Finding My Way Across Continents
“My Gutsy Story®” Kathy Gamble
I was born in Burma and grew up on five continents. When I was 18, I went to college in the US, my passport country. It was very difficult for me. I was used to adjusting to new places and blending in but this time it was different. I looked and talked like an American but I had no knowledge of popular culture or how to identify with my fellow classmates.
My roommate had never been out of her home state except to go to college. She spent her time telling wild high school stories. I thought since she was telling her stories, I could tell mine. That was a mistake. “I learned to drink beer at the Hofbrouhous in Munich. I skied at St Moritz. I walked around the Parthenon and Knossos.” Of course she could not process my stories and said I was a liar. She told everybody I was a liar. I was ostracized and if I tried to speak to any of the “group”, I was ignored. I thought there was something wrong with me. I could not understand why they were so strange and closed minded.
I was very naive about the US. I had been in multicultural environments my entire life. I knew there were bigoted people but I didn’t understand how it was manifested in society at large. One day I went to lunch in the cafeteria and I saw a long empty table and I thought ‘I’ll sit there and then maybe I’ll meet some new people’. Well, as the lunch progressed people sat around me but they were all black and none of them would speak to me. The next day I commented on it to somebody and they told me that whites are not “allowed” to sit at that table. It is for the black girls only. I thought they were kidding. But they weren’t. It was too bad because they surely had a very different experience from mine and I probably could have learned some things from them about their perspective of America.
Halfway through my freshman year an old friend from high school showed up for a visit and as soon as I saw him I knew everything was going to be all right. He knew exactly what I was talking about and assured me I was not a crazy stupid idiot. Eventually I made other friends and things turned out okay. However, I stopped telling my story. To this day, I don’t volunteer anything about myself unless I know the other person’s story first. Then I usually adapt mine to theirs in a way they can relate to it.
Twenty years later I ended up in Moscow, Russia. My husband was a Russian American who grew up speaking Russian at home and had relatives in Moscow and St Petersburg. He moved there in the 1990’s and decided to open his own business. I moved to Moscow not knowing much about it and not knowing the language at all. I landed there with no support system. I was on my own. My husband was working most of the time or out with his Russian buddies.
I was horribly unhappy at first but what I ended up doing, and what saved me, were two things. I cooked and I wrote. I made everything from scratch. I often could not find what I was looking for so I improvised. I poured over cookbooks. My husband was always dragging people home for dinner – mostly Russians who were happy to eat anything I fed them. I think I fed half of Moscow. I was fearless. Everybody was a potential guinea pig. And then by a weird twist of fate I became the editor of the American Women’s Organization newsletter.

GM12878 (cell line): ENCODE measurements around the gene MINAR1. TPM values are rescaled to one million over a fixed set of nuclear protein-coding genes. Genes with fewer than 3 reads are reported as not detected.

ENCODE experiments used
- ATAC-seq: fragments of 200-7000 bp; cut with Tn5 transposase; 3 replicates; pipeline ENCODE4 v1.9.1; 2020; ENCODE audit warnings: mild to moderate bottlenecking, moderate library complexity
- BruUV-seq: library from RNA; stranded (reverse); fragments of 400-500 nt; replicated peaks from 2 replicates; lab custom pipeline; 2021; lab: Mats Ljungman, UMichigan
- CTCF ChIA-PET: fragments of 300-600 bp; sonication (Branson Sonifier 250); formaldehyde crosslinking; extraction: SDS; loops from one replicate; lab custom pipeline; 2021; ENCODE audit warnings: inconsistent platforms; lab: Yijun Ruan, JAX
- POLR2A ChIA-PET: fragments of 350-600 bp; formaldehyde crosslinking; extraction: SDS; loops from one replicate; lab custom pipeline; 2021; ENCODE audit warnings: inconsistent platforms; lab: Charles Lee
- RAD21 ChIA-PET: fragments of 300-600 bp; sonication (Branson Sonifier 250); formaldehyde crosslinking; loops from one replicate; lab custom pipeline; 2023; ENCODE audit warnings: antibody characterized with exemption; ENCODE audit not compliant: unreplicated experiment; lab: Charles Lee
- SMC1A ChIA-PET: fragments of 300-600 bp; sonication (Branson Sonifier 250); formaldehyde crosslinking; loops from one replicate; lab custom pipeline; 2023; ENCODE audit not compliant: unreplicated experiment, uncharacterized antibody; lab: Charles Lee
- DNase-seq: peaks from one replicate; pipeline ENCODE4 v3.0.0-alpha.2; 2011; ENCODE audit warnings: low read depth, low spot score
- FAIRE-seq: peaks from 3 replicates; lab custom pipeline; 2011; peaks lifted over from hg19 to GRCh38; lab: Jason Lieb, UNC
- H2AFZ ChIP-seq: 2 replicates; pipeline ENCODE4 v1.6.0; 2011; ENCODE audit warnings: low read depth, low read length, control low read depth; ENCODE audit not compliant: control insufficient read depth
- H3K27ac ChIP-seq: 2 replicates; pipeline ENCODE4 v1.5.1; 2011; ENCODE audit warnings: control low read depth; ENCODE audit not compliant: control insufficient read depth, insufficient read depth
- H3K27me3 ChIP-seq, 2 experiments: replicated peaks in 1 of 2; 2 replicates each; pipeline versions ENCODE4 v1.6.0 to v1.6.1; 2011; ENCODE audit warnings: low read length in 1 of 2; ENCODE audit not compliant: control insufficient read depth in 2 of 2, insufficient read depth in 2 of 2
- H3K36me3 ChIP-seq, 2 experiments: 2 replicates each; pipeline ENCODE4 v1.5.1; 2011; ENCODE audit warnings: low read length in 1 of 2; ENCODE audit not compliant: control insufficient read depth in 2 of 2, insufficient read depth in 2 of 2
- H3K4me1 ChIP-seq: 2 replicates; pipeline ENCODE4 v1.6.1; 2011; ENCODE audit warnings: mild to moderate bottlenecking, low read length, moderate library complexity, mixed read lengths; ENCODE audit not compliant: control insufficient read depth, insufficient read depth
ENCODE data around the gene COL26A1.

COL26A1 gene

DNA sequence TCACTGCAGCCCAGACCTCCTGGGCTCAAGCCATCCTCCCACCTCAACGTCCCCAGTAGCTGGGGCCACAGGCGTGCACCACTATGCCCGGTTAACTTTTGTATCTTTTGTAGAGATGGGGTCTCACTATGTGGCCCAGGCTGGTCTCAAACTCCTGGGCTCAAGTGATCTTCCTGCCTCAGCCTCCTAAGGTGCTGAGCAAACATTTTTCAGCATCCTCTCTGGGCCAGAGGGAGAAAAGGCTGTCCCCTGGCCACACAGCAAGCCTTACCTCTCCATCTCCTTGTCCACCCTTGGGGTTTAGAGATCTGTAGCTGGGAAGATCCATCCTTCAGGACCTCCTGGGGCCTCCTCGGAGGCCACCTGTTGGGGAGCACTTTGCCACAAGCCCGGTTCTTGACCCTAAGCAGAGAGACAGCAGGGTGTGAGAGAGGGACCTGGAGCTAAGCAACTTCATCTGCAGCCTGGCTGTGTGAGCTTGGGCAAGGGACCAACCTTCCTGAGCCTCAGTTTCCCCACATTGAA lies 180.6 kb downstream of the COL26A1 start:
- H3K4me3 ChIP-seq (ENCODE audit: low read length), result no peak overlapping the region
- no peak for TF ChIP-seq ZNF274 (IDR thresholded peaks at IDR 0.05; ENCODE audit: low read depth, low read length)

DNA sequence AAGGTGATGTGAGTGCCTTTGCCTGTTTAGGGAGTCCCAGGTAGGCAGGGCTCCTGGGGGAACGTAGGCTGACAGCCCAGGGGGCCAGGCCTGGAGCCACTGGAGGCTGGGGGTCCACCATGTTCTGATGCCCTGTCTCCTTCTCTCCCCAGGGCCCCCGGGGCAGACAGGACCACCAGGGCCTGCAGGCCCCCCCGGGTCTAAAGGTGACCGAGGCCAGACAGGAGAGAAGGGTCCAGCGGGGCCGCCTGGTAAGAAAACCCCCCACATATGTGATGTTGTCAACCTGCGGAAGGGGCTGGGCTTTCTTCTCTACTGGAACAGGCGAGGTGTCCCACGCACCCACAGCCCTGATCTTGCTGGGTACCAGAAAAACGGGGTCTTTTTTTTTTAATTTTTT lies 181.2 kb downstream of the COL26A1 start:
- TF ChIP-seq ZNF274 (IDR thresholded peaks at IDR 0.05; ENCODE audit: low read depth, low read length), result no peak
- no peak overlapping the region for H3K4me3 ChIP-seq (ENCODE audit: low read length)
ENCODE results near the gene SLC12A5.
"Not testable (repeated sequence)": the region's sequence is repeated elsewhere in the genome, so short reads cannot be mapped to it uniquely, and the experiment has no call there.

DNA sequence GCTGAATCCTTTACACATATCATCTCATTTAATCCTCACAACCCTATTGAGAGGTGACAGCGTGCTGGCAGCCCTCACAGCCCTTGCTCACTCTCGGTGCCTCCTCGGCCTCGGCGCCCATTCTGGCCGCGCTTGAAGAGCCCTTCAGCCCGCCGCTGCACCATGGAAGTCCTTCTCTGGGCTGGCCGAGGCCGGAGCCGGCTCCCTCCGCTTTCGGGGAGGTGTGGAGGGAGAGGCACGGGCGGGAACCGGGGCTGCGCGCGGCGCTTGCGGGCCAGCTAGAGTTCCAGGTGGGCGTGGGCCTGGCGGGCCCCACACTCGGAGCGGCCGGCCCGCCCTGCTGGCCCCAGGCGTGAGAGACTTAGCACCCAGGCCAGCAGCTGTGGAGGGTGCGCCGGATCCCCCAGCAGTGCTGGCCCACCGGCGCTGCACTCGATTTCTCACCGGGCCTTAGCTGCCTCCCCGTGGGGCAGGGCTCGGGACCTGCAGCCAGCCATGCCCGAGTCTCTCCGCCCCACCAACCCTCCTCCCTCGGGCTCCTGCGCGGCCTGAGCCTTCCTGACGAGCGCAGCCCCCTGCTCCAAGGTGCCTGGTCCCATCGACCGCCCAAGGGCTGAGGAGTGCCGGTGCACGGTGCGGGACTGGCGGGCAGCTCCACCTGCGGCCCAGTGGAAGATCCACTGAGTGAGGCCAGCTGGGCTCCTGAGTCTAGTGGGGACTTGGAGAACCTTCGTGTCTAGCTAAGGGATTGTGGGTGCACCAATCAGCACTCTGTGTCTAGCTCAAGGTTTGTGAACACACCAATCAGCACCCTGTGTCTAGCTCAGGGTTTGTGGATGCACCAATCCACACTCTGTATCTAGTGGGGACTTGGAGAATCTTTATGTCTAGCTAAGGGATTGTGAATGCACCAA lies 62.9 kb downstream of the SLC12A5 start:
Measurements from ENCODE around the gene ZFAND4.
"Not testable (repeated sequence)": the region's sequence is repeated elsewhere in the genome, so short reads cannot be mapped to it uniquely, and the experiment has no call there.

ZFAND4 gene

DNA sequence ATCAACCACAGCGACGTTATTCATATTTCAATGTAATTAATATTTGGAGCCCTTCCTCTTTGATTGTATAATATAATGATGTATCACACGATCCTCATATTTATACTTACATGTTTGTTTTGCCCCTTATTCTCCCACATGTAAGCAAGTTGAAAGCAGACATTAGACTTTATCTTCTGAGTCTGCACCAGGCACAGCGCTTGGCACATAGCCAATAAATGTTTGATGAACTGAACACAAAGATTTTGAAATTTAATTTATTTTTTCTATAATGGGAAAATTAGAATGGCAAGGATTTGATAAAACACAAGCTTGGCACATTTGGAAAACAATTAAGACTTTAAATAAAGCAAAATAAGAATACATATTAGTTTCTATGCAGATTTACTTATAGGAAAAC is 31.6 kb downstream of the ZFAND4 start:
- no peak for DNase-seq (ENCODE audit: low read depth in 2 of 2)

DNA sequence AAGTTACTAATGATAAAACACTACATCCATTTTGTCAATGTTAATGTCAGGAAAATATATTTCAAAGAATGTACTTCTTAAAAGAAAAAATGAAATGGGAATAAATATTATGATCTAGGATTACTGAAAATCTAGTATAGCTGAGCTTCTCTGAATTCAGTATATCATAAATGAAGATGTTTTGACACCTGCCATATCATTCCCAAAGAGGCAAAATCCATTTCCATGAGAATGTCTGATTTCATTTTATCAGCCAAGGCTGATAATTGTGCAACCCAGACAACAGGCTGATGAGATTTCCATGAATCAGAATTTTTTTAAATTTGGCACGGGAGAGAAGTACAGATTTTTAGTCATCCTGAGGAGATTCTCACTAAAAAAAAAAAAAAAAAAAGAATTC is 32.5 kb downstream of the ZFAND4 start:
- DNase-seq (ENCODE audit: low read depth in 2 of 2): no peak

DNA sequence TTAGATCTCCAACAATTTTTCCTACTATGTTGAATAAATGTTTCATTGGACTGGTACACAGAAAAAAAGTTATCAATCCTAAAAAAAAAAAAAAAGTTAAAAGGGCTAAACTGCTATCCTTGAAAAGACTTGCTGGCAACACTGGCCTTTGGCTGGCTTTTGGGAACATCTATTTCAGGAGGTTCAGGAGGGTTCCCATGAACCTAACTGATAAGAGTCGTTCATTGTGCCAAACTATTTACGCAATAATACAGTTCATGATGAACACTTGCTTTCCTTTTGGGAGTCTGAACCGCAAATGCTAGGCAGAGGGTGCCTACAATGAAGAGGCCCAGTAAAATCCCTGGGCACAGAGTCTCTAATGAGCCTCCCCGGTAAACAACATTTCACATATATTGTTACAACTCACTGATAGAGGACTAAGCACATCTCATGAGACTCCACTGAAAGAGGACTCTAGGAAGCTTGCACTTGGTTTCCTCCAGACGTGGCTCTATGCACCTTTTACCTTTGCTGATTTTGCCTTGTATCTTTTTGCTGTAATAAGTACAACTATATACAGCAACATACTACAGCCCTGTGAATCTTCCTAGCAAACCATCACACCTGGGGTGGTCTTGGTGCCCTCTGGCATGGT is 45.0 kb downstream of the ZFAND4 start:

In the end it all came together and I edited, designed and produced the AWO Moscow cookbook. By that time I was an old hand and everybody knew me. I was satisfied and I was content. I had carved out my new persona.
All those years growing up in places like Mexico and Nigeria taught me to have inner strength and to be creative. We never had all the things we needed or wanted but we found ways to get around that. If Christmas Trees were not available, we made one out of paper or cards or cloth. We always made each other’s birthday cards. We rarely had TV so we read, or played cards, or listened to music. When we lived in Lagos I went to boarding school, so I didn’t have any friends to hang out with but there were always new things to see and experience and learn from all around me. I never felt lonely or bored.
We became such a tight family unit that it didn’t really matter. I think that is why I had such a hard time in the beginning in Moscow and in college. I didn’t have the support system people need in those situations. Whether it is an old friend or a family member or a new friend who “gets” you, as long as there is somebody telling you, ‘No, you haven’t lost your mind’, it really helps. But when there was no support system, I was able to find something I really loved to do and enjoyed the ride. An open and curious mind always helps.
Kathleen Gamble was born and raised overseas and has traveled extensively. She started journaling at a young age and her memoir, Expat Alien, came out of those early journals. Expat Alien was published in 2012 and she recently published a cookbook, 52 Food Fridays, both available on Amazon.com. You can also follow her blog at ExpatAlien.com.
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SONIA MARSH SAYS: Kathy, your story shows that travel makes us more open, and accepting of others. Your statement, “To this day, I don’t volunteer anything about myself unless I know the other person’s story first. Then I usually adapt mine to theirs in a way they can relate to,” is a clear signal that in order to be “accepted” we have to try to “fit in.” This is something that applies to expats all over the world. Thank you for sharing your insightful story.
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